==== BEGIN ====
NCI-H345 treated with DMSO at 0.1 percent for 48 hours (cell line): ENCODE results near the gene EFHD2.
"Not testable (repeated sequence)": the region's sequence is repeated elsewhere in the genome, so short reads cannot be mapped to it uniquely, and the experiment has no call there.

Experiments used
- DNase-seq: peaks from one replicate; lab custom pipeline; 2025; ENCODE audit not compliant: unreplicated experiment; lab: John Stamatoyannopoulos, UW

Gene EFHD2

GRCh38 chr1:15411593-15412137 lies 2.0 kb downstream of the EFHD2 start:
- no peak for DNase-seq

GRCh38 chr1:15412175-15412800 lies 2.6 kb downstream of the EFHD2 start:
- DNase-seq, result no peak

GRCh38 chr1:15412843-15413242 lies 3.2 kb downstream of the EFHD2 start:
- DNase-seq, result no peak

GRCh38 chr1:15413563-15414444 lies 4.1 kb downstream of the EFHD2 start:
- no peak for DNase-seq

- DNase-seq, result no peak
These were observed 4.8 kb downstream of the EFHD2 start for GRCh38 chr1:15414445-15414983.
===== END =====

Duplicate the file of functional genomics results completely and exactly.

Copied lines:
NCI-H345 treated with DMSO at 0.1 percent for 48 hours (cell line): ENCODE results near the gene EFHD2.
"Not testable (repeated sequence)": the region's sequence is repeated elsewhere in the genome, so short reads cannot be mapped to it uniquely, and the experiment has no call there.

Experiments used
- DNase-seq: peaks from one replicate; lab custom pipeline; 2025; ENCODE audit not compliant: unreplicated experiment; lab: John Stamatoyannopoulos, UW

Gene EFHD2

GRCh38 chr1:15411593-15412137 lies 2.0 kb downstream of the EFHD2 start:
- no peak for DNase-seq

GRCh38 chr1:15412175-15412800 lies 2.6 kb downstream of the EFHD2 start:
- DNase-seq, result no peak

GRCh38 chr1:15412843-15413242 lies 3.2 kb downstream of the EFHD2 start:
- DNase-seq, result no peak

GRCh38 chr1:15413563-15414444 lies 4.1 kb downstream of the EFHD2 start:
- no peak for DNase-seq

- DNase-seq, result no peak
These were observed 4.8 kb downstream of the EFHD2 start for GRCh38 chr1:15414445-15414983.